There’s more election news and SaveCalifornia.com is still tabulating results. But for now, will you commit to shine your light in this year’s election? Together, let’s pursue victory!

Who will rise up for me against the evildoers? Who will stand up for me against the workers of iniquity? Psalm 94:16

How to get ammo in California even if you’re not an outlaw

Monday, December 16, 2019, 7:35 am | Randy Thomasson

In our increasingly brutal and non-Christian culture, Californians who want “life insurance” for themselves and their family members often own a gun or guns.

And, of course, guns need bullets and shotguns need shells in order to function for their loving purpose of defending and saving innocent lives. But protecting yourself, your family, and other innocent people is getting harder because of bad politicians and foolish voters.

Remember, our Democrat Governor has already sent the message that you can get away with murder and he’s even let convicted murderers go loose. What’s more, California voters didn’t think critically about how approving Proposition 47 in 2014 and other soft-on-crime measures endanger you, your family, and your neighbors, by increasing thefts, robberies, assaults, rapes, and murders.

I recently learned that 62,000 otherwise law-abiding Californians have been denied bullets and shotgun shells. This includes members of law enforcement, who would never officially be labeled a “prohibited person” who can’t legally possess ammunition. These 62,000 “safe” folks were prohibited from buying between July and November this year.

These denials of Californians’ Second Amendment rights are happening because of Proposition 63 in 2016. Multi-million-dollar deception from Prop. 63 sponsors Gavin Newsom and the California Democratic Party resulted in foolish voters passing this scheme to require background checks and registration for ammunition, among other restrictions.

And unless and until a constitutional lawsuit gets this struck down in the federal courts, Californians interested in basic safety for themselves and their families will suffer from uncomfortable bureaucratic hurdles, unjust delays, higher expenses, and lack of privacy.

Here’s the Rhode lawsuit and other Second Amendment cases of which reasonable Californians hope will eventually free up their ammunition purchases again: 

“The lawsuit, titled Rhode v. Becerra, challenges California’s new ammunition sales restrictions as a violation of the Second Amendment and Commerce Clause of the United States Constitution.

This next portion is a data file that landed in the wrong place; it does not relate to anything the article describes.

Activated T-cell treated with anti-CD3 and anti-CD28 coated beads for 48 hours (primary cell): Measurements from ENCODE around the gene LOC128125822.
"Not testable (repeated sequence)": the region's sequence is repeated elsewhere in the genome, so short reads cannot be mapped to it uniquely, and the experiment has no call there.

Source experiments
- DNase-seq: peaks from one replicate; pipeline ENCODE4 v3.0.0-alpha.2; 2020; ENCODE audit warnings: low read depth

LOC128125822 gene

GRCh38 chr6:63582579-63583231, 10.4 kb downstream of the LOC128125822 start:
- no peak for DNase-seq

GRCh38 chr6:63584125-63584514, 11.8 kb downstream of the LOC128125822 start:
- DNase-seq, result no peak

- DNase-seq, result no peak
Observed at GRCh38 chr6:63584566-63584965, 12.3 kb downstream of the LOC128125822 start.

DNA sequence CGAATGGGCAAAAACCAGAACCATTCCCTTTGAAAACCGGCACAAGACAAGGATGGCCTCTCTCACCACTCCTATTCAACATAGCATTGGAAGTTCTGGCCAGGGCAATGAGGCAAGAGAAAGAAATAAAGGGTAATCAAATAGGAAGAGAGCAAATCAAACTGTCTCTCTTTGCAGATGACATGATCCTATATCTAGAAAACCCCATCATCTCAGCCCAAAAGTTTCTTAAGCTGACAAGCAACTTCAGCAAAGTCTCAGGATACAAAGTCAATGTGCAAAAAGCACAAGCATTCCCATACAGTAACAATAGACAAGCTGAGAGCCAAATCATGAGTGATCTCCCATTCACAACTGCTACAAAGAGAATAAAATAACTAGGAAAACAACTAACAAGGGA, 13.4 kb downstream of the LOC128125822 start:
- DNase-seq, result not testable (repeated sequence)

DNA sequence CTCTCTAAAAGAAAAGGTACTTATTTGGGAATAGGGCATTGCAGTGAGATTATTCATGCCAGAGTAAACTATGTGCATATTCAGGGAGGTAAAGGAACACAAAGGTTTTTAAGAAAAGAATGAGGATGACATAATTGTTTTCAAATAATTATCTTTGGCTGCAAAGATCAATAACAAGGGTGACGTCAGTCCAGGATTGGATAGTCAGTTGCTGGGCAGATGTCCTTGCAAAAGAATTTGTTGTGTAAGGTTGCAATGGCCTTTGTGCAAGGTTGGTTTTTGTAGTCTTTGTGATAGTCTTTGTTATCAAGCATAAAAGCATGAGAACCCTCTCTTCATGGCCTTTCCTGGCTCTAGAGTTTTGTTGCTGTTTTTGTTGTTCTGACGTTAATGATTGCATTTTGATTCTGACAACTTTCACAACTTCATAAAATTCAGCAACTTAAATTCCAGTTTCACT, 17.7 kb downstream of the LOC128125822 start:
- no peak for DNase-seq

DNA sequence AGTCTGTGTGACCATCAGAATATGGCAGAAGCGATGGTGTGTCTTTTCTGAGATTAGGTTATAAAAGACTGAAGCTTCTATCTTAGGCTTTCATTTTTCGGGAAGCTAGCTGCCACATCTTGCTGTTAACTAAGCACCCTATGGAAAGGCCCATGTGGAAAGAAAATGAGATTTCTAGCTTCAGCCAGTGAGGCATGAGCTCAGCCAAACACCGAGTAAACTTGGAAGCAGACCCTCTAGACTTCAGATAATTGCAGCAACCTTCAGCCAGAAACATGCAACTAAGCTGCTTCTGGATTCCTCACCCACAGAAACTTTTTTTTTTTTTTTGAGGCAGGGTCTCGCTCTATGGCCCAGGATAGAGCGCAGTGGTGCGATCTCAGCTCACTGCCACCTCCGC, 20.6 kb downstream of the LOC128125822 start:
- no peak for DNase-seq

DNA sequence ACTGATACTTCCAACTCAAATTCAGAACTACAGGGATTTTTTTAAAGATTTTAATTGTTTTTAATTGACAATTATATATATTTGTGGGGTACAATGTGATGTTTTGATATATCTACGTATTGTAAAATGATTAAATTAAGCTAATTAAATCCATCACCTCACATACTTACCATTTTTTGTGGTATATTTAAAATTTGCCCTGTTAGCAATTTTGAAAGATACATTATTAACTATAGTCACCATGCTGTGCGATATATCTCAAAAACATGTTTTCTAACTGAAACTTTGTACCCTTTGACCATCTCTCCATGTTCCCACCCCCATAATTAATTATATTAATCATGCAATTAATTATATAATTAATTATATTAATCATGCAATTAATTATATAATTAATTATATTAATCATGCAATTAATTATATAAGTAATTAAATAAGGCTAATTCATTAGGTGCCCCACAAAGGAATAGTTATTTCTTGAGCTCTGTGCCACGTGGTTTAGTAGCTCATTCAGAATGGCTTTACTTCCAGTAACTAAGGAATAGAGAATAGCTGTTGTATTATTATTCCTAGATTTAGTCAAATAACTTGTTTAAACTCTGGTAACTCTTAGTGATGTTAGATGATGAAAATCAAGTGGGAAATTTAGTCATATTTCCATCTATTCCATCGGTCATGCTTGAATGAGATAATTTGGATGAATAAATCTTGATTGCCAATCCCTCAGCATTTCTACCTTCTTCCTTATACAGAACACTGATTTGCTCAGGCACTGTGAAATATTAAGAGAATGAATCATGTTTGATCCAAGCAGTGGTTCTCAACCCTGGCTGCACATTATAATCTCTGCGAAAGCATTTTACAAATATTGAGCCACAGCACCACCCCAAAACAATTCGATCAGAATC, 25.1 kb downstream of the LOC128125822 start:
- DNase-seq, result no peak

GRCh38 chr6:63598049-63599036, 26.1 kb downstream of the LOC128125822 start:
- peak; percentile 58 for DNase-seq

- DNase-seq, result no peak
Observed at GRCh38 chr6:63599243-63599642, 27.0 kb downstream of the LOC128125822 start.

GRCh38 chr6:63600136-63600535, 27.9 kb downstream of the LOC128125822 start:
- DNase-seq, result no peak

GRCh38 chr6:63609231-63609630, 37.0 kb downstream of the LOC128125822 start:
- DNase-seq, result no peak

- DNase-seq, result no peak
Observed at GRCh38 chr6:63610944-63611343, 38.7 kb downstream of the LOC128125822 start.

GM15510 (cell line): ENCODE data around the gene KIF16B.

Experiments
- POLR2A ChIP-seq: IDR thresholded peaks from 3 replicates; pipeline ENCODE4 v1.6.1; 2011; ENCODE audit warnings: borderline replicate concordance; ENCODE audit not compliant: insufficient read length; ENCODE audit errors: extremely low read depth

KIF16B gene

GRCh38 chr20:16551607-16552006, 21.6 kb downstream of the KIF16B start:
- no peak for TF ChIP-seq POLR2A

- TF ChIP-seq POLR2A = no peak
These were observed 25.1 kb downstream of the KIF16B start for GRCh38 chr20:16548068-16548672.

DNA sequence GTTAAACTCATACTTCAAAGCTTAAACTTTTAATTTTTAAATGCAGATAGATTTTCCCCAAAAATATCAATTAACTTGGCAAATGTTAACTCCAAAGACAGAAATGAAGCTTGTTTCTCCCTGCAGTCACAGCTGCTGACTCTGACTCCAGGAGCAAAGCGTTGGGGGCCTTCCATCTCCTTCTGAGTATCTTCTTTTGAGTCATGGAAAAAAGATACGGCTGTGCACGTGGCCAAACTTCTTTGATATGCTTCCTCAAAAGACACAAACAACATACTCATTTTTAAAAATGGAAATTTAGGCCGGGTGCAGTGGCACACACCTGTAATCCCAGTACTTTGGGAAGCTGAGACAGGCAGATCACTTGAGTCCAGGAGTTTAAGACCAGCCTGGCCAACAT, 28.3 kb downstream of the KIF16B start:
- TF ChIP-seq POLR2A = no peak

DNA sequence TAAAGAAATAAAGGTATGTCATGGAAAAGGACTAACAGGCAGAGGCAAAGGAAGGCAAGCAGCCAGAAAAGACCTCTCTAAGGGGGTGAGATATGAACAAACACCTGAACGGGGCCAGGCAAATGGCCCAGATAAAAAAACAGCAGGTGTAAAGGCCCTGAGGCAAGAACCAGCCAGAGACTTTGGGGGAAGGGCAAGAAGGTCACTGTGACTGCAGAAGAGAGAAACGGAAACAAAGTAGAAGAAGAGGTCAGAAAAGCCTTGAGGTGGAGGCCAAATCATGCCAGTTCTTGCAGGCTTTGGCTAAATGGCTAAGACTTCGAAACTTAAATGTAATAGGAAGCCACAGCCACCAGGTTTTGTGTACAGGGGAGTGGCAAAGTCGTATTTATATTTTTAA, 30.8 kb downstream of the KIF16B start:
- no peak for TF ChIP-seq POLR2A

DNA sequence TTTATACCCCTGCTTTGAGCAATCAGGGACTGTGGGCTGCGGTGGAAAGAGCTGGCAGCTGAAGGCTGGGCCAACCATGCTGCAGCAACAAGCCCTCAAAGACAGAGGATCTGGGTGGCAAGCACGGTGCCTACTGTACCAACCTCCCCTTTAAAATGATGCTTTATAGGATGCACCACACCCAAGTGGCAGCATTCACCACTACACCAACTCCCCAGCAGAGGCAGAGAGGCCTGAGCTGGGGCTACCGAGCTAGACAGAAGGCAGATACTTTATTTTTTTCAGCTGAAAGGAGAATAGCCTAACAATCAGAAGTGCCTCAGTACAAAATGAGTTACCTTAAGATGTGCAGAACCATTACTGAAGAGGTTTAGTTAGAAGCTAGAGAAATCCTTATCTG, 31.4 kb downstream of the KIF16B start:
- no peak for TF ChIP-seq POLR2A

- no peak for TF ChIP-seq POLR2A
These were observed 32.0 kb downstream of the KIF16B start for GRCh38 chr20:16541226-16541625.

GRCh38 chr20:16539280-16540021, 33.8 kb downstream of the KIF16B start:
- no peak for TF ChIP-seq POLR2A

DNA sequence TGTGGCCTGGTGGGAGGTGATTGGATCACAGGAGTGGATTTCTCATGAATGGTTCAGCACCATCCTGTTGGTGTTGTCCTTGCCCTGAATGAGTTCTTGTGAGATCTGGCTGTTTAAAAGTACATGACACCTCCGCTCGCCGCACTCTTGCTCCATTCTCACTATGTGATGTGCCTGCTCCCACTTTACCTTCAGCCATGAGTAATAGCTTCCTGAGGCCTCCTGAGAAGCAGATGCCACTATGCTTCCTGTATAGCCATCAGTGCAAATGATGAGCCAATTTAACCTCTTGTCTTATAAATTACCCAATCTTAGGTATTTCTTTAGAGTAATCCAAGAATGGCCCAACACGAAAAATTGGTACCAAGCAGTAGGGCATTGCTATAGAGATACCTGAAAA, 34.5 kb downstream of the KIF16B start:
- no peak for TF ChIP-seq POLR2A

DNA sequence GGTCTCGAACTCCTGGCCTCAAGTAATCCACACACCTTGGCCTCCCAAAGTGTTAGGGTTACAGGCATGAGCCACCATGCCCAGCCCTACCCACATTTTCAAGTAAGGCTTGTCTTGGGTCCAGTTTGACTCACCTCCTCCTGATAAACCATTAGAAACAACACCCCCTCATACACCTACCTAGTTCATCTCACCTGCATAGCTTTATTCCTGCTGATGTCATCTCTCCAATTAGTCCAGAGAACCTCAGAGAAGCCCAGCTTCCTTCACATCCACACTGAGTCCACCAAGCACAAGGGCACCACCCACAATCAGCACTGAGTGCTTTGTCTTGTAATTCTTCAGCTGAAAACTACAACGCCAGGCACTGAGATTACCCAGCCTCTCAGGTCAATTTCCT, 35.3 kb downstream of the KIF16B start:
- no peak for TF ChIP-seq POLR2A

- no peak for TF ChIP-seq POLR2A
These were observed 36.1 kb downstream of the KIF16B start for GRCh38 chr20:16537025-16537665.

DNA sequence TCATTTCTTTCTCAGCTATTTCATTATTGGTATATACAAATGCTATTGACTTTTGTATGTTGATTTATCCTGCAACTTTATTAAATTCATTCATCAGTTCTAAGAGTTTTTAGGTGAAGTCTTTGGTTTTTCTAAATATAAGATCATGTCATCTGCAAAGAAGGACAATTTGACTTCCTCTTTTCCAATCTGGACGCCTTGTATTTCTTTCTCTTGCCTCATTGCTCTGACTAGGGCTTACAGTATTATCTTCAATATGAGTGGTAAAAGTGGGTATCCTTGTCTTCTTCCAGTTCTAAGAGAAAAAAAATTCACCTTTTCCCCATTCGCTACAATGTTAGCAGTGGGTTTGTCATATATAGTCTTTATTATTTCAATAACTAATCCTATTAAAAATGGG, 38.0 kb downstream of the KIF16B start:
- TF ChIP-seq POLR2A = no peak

“The filing of Rhode marks the fourth lawsuit filed by CRPA attorneys with support from the NRA challenging the provisions of Proposition 63 and the other ‘Gunmageddon’ bills. Once such lawsuit, titled Duncan v. Becerra, has already succeeded in obtaining an important injunction against Proposition 63’s ban on the possession of magazines capable of holding more than ten rounds. The other two lawsuits, titled Rupp v. Becerra and Villanueva v. Becerra (both of which challenge California’s ‘assault weapon’ restrictions and registration requirements), are also seeking injunctions while those lawsuits are pending.” Source

So, until relief is granted, here’s how to buy ammo in California:

1. You can no longer buy ammunition out of state and bring it back yourself or have a seller ship it to you.

2. You can buy online, but your ammunition must be shipped to a licensed vendor in California, who will charge you a processing fee of around $20:

“To dispel the confusion, yes, ammunition can still be bought online or through a catalog. However, you can’t have ammunition sent directly to your residence. Furthermore, your packages must be shipped first to a licensed ammunition vendor who must then charge you a processing fee.” Source

3. When buying at a store or online, you must pay for a $1 instant background check. If your name and address on file with the Department of Justice matches your California Drivers License name and address, then you can buy. Here’s a step-by-step guide.

If you pass the $1 background check, you can buy ammunition right there at the store counter, yet the sale will now be accompanied by paperwork listing who you are, what you bought, how much you bought, the salesman’s name, etc. This amounts to “backdoor registration” on ammunition sales, since the government will now know what you own and how much you own (it’s not known how long the State will hold onto your information).